Traveling in China before the modern era of tourism was not for the faint-hearted. The country didn’t really have a tourism industry to speak of until the turn of the 21st century. Chaperoned group tours were available from the 1980s, but it wasn’t a very friendly place for the individual traveler or backpacker. I recall the lore about one Frenchman in the 1980s who dressed in Chinese clothes and swam his away across China in the Yangzi; the sight must have been so unbelievable that he couldn’t have otherwise gotten away with it. In my own travels in China’s northeast in the early ’90s, locals had to help me call up hotel after hotel in the phone book to find one that would accept a foreigner; in Changchun I ended up spending the night in a dorm-style inn for transient prostitutes which didn’t require registration.
With this finely written account of one particularly intrepid 19th-century adventurer, William Mesny, Leffman has helped to lay the groundwork for a more comprehensive history of travel in China. See Old China Books’ review [below] for an overall summary. I’d just like to point out the author’s attention to telling details. Note that Mesny was no vagabond but a mandarin official fluent in Chinese traveling in a sedan chair, a status earned through his years of aiding Imperial troops in the Miao Rebellion: roads unsuited for wheeled transport, inns so squalid Mesny and his retinue were kept awake all night scratching off vermin, guest rooms shared with livestock and no food to eat, their luggage ransacked or stolen, no standard currency to pay for anything (Mexican silver had to be exchanged for local coins after tiresome haggling), towns refusing entry to foreigners or attacking them, and the occasional hospitable welcome (more likely if a local magistrate hoped to sell him a daughter in marriage).
A book waiting to be written is a history of Chinese restaurants and dining practices, and Leffman enlightens us here as well, including one Chengdu teahouse “spattered in a mess of grease, dropped morsels, spilled sauces and discarded scraps,” or to quote Mesny’s travel companion Captain Gill: “the debris collects on the table more or less, though a person accustomed to these things… spits or throws it on the floor.” In the ’90s in Beijing, I similarly recall on restaurant tables the forests of beer and erguotou grain liquor bottles, toilet paper dispenser (in lieu of napkins), chicken bones, peanut shells, spent seeds and cigarette ashes, before all was swiped onto the bare concrete floor and finally mopped away before closing. Things have changed and you no longer see this. I kind of miss it — the former era when China was shocking and all the more memorable.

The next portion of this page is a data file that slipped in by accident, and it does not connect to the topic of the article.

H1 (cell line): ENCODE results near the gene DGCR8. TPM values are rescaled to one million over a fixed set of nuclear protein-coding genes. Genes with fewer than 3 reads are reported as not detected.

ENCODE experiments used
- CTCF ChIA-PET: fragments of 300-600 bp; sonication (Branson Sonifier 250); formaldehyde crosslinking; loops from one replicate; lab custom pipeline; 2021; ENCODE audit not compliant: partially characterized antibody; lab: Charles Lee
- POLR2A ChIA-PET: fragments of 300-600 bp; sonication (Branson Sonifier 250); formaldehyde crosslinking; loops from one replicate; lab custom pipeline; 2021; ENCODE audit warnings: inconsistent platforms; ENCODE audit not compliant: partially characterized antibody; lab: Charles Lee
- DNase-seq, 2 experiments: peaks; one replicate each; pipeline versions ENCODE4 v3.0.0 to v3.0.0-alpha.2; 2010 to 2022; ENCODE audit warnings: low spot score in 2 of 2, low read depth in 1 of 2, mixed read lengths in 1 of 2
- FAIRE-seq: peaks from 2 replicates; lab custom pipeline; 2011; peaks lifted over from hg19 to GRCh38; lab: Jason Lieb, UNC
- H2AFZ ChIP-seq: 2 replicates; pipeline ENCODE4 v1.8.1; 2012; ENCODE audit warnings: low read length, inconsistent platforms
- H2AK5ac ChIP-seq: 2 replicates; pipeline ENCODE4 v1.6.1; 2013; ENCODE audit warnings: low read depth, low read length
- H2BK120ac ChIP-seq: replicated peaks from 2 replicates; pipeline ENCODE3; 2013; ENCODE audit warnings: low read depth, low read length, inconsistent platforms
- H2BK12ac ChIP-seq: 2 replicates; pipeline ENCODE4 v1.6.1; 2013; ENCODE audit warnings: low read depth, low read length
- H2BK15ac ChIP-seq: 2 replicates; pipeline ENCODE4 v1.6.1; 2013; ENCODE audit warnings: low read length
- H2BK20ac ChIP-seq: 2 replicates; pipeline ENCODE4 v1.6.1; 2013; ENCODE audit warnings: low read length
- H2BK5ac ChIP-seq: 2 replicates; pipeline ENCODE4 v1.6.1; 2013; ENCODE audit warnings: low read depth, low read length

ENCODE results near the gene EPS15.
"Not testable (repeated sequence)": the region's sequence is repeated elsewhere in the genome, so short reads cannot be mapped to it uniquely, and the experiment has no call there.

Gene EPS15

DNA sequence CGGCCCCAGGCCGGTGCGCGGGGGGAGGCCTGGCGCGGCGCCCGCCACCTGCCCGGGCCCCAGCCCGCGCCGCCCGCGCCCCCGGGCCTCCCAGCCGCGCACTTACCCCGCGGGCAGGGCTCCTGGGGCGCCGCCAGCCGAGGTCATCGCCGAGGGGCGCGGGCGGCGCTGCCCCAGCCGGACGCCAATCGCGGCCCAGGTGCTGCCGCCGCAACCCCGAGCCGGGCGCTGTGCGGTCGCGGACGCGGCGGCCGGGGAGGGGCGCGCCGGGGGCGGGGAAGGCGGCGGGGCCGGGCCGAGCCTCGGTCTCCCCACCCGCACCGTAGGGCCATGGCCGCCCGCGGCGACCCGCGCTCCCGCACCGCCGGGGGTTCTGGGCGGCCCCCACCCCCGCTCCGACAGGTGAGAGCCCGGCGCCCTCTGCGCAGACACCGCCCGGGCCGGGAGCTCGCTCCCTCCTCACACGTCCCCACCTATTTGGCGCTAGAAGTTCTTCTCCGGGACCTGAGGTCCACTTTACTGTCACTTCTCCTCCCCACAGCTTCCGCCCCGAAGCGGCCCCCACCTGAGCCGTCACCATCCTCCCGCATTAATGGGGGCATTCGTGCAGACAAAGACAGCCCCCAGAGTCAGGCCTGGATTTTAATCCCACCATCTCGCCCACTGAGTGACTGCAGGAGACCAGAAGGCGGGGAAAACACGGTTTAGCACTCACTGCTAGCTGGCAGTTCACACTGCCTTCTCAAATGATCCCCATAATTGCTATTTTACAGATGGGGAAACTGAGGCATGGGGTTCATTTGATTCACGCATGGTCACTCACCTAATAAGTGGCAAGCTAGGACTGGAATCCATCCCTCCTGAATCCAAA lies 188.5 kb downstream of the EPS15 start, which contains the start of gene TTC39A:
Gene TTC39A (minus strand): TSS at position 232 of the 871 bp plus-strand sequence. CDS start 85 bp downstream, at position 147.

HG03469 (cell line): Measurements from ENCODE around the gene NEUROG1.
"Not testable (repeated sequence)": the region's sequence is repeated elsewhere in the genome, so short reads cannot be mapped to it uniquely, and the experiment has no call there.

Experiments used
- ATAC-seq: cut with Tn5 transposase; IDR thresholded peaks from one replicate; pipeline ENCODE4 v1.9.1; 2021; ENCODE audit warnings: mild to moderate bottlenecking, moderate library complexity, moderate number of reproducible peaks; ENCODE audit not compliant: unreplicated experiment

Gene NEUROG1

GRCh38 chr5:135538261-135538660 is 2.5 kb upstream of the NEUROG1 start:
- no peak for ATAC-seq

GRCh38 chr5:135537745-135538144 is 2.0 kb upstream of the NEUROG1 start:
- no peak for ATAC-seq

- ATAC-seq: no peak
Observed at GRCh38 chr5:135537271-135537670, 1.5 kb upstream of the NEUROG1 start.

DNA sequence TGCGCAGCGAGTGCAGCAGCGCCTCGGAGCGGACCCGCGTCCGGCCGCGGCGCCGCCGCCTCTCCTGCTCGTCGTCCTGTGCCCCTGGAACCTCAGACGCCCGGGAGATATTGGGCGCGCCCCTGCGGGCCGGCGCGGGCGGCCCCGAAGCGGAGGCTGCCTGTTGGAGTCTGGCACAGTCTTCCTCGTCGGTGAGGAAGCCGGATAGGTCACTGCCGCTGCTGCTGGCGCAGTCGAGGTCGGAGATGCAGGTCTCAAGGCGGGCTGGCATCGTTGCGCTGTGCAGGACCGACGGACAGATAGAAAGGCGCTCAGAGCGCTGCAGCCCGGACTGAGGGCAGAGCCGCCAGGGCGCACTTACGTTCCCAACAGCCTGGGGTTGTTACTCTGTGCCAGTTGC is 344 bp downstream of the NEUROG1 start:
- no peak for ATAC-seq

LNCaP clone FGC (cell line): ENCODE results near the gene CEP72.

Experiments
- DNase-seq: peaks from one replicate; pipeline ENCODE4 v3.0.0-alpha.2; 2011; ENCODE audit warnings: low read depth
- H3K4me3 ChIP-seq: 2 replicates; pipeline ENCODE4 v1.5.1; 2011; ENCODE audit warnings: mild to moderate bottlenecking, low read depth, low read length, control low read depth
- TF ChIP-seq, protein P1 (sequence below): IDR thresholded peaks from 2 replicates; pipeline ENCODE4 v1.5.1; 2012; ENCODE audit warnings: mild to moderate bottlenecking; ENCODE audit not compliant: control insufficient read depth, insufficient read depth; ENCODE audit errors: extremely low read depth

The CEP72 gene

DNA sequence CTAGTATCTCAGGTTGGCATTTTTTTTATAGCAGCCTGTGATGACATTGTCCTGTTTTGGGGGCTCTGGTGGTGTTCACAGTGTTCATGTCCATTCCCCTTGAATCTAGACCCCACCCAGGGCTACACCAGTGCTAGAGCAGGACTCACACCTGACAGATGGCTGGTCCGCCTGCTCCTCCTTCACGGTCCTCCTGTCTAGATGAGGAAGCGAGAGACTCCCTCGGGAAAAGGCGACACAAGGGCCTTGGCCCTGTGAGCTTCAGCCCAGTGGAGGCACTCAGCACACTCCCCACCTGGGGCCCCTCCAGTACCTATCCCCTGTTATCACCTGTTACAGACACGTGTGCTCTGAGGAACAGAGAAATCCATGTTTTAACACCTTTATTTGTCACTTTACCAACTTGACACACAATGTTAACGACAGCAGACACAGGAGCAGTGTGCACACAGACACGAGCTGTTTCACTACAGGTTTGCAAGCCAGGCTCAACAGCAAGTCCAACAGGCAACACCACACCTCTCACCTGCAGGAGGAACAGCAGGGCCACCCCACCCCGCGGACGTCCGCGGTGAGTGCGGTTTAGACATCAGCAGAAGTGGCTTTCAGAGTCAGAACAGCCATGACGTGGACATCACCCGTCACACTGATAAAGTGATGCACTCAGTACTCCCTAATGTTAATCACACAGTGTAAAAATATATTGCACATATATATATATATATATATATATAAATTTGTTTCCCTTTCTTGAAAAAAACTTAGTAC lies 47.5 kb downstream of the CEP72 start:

If I have any complaints, it would be to see more of these gritty details, and more in the subject’s own voice, who was after all a prolific writer and eccentric with a strong personality. Yet Leffman is oddly sparing in direct quotations. Without the benefit of having read Mesny in his own words, his character remains obscure and elusive, indeed rather flavorless, to me. Still, this is a vivid contribution to 19th-century Chinese history, from the perspective of one fearsome and tenacious expat.